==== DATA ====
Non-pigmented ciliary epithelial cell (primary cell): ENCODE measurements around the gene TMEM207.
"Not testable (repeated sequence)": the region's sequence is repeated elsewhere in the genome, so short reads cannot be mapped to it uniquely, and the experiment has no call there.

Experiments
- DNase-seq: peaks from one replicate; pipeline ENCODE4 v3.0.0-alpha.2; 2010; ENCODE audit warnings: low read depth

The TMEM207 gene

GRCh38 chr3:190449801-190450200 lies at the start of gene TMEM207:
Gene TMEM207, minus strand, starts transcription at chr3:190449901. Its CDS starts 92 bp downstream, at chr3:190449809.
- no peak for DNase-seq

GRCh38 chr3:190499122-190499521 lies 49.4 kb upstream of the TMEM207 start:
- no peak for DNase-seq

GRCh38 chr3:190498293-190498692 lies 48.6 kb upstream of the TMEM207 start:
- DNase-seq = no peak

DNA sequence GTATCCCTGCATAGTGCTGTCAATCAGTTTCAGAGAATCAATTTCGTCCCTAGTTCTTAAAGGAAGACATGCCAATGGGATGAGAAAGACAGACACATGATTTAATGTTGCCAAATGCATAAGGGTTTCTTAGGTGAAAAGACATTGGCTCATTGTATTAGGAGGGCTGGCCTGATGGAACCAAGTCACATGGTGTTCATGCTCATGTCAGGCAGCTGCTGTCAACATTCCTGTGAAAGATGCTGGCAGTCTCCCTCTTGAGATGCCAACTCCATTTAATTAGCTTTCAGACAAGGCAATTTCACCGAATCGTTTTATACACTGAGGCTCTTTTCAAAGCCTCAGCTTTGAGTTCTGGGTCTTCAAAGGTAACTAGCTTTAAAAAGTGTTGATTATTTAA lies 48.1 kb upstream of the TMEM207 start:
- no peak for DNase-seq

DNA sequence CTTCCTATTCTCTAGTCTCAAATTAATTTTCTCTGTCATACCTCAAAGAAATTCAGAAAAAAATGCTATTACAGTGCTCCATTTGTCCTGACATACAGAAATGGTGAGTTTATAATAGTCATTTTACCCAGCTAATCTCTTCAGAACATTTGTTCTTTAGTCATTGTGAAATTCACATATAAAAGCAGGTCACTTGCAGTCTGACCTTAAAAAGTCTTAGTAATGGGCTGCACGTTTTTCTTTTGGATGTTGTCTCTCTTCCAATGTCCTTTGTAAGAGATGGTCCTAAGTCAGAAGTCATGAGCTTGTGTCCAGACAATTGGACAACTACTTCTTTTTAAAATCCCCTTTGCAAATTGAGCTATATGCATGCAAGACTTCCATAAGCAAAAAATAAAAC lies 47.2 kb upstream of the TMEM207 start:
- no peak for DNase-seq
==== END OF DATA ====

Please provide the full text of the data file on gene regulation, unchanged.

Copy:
Non-pigmented ciliary epithelial cell (primary cell): ENCODE measurements around the gene TMEM207.
"Not testable (repeated sequence)": the region's sequence is repeated elsewhere in the genome, so short reads cannot be mapped to it uniquely, and the experiment has no call there.

Experiments
- DNase-seq: peaks from one replicate; pipeline ENCODE4 v3.0.0-alpha.2; 2010; ENCODE audit warnings: low read depth

The TMEM207 gene

GRCh38 chr3:190449801-190450200 lies at the start of gene TMEM207:
Gene TMEM207, minus strand, starts transcription at chr3:190449901. Its CDS starts 92 bp downstream, at chr3:190449809.
- no peak for DNase-seq

GRCh38 chr3:190499122-190499521 lies 49.4 kb upstream of the TMEM207 start:
- no peak for DNase-seq

GRCh38 chr3:190498293-190498692 lies 48.6 kb upstream of the TMEM207 start:
- DNase-seq = no peak

DNA sequence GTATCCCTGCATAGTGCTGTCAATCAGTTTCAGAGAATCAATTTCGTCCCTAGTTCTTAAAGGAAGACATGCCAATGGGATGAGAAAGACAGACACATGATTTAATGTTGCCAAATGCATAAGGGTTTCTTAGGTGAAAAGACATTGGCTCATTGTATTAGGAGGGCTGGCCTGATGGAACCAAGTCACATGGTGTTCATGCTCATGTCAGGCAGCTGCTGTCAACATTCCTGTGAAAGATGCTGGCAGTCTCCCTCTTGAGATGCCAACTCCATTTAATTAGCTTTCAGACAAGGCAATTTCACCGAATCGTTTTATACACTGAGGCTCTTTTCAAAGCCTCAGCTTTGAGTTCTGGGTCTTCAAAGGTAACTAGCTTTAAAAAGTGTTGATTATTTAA lies 48.1 kb upstream of the TMEM207 start:
- no peak for DNase-seq

DNA sequence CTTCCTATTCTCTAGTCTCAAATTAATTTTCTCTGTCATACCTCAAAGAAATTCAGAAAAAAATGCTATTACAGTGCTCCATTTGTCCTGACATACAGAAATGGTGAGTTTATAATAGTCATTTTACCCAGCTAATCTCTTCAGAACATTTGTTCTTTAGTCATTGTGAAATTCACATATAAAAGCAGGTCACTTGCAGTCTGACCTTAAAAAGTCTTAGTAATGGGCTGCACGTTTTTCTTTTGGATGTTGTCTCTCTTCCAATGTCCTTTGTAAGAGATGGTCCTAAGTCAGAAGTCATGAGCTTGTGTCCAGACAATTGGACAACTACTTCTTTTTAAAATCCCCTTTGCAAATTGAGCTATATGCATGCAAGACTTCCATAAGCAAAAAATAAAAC lies 47.2 kb upstream of the TMEM207 start:
- no peak for DNase-seq